Wednesday, April 19, 2006

Paul Tractenberg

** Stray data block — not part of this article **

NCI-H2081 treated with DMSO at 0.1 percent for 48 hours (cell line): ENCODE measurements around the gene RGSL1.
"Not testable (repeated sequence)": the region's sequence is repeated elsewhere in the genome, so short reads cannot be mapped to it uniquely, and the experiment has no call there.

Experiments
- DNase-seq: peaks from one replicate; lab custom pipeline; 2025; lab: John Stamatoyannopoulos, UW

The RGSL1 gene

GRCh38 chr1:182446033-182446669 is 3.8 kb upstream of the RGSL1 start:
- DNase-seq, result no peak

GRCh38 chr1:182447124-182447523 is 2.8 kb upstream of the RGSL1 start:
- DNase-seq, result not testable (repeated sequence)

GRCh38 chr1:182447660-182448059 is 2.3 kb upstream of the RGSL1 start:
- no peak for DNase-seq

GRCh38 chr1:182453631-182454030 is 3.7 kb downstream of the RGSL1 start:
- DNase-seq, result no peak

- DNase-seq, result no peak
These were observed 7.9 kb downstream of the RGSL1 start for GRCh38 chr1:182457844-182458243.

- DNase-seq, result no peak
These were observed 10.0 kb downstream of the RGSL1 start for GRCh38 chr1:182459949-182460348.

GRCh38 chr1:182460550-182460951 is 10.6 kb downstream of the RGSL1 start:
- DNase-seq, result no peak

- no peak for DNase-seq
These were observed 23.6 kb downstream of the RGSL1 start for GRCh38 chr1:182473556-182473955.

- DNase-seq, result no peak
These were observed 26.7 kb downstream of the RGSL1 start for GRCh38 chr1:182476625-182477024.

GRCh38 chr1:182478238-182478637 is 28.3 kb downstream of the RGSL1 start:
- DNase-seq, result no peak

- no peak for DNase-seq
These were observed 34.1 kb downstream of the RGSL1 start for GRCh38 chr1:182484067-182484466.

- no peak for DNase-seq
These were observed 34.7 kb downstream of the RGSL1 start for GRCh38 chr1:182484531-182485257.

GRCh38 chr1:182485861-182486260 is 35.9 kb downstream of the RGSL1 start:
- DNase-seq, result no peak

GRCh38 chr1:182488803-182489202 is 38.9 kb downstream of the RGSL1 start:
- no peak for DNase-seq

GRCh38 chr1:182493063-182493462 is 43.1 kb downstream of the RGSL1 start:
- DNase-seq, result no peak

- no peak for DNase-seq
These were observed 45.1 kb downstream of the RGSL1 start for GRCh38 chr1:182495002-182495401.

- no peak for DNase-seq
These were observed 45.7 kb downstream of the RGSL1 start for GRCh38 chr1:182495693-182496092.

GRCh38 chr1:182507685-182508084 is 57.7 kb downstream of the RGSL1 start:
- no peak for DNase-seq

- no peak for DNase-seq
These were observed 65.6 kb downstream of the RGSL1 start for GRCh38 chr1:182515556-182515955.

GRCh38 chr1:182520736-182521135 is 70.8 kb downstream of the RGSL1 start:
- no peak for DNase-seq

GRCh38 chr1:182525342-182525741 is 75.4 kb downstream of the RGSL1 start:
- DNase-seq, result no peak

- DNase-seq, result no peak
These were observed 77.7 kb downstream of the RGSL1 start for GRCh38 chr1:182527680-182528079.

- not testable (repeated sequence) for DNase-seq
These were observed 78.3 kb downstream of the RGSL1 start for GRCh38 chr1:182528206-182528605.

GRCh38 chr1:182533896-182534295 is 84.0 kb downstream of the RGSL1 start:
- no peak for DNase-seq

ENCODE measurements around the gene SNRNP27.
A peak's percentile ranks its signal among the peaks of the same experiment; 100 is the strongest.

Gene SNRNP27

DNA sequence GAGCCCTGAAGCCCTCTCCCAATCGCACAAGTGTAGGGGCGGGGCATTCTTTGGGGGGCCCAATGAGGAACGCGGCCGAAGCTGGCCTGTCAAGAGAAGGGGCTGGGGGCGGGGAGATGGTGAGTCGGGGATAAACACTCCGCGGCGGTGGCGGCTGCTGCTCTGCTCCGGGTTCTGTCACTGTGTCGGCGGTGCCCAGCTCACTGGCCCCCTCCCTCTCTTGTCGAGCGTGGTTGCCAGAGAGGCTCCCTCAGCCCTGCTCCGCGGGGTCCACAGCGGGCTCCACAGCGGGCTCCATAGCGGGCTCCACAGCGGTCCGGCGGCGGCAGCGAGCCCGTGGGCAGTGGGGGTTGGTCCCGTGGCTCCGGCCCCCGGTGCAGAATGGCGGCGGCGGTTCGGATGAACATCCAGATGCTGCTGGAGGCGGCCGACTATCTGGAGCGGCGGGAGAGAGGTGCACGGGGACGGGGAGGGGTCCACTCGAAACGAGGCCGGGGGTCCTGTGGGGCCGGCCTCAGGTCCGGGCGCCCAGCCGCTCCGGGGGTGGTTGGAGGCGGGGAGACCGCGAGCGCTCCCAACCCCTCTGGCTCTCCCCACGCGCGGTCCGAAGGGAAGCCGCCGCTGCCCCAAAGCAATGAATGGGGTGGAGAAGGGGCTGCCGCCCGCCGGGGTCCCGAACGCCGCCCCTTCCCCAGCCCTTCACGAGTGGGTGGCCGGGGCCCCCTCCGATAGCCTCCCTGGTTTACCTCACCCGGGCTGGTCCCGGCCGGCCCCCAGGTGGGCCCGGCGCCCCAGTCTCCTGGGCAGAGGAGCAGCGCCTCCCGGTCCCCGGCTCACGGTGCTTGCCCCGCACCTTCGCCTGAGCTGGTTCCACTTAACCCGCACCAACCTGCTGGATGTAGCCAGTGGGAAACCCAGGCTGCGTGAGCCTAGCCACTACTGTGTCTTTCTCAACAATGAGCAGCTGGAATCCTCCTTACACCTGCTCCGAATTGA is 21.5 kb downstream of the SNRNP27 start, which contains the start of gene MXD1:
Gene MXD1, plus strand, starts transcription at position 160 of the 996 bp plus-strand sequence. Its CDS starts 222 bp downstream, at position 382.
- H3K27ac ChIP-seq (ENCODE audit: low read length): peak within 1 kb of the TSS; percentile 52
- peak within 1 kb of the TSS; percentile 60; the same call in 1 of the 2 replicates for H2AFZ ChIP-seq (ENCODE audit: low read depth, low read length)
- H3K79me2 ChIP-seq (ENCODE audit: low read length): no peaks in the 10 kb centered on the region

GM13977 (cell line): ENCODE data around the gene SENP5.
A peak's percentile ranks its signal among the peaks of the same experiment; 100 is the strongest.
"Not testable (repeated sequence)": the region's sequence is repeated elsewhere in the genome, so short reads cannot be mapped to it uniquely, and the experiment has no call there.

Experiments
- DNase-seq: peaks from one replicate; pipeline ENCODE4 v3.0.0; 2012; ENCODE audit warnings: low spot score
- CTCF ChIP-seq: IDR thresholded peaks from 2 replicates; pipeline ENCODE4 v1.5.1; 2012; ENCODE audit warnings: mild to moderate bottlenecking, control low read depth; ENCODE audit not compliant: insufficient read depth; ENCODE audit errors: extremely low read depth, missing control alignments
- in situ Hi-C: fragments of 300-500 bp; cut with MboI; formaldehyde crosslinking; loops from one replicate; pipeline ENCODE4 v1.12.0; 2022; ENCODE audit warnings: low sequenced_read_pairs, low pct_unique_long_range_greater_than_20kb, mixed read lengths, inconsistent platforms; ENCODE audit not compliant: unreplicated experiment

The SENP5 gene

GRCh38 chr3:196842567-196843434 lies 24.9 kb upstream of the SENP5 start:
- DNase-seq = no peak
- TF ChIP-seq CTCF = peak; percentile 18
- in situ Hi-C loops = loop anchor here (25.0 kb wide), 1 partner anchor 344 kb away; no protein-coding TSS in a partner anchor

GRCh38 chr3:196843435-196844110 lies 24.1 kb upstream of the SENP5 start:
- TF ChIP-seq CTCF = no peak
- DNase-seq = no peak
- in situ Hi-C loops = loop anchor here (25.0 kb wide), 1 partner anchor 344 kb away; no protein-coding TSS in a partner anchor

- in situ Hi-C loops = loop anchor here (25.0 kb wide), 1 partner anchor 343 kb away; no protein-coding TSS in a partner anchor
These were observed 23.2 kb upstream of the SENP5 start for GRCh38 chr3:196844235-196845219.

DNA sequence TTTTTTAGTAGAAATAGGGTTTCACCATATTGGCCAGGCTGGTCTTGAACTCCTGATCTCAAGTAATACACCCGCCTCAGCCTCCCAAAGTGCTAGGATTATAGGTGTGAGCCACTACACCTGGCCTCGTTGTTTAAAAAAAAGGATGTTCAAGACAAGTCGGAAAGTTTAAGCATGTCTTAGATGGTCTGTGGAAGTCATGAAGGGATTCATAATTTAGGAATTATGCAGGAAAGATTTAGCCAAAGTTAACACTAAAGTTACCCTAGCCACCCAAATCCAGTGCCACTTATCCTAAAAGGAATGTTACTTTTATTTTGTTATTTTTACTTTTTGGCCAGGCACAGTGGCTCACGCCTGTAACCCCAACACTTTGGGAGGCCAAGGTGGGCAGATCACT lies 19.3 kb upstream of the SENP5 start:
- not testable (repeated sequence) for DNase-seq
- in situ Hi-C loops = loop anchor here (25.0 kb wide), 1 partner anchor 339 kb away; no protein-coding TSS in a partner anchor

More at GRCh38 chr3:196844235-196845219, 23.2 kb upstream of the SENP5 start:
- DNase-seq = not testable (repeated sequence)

I have been involved in using law to equalize the educational opportunities of poor, mostly minority children continuously for almost 40 years. Much of my work has been in NJ on the Robinson v. Cahill and Abbott v. Burke cases. Although some who should know better have tended to ignore what we have accomplished (perhaps because there are so many long, complicated judicial opinions), or even to criticize the lengthy involvement of our state supreme court, I would gladly compare what we have accomplished to any other state. Where else has a state's highest court established as a constitutional imperative providing poor, educationally-disadvantaged urban children with an educational opportunity designed to equip them to compete with their advantaged suburban peers? Where else has a chief justice said straight out that, if we're serious about equalizing opportunities, we have to spend more on educationally-disadvantaged students than on the advantaged? Where else has that actually happened (spending in the so-called Abbott districts is far above the state average, on a par with the state's highest-spending districts, and above the spending levels of many wealthy, suburban districts)? If I seem to have an attitude about this, chalk it up to the fact that Abbott may be under siege from a liberal Democratic governor. We're back in the NJ Supreme Court on an application to freeze Abbott district funding and, to justify its application, the state has engaged in some unseemly and inaccurate bad-mouthing of what's been going on. By the time we meet at the symposium, we may know much more about how serious a threat to equalizing educational opportunities this constitutes.


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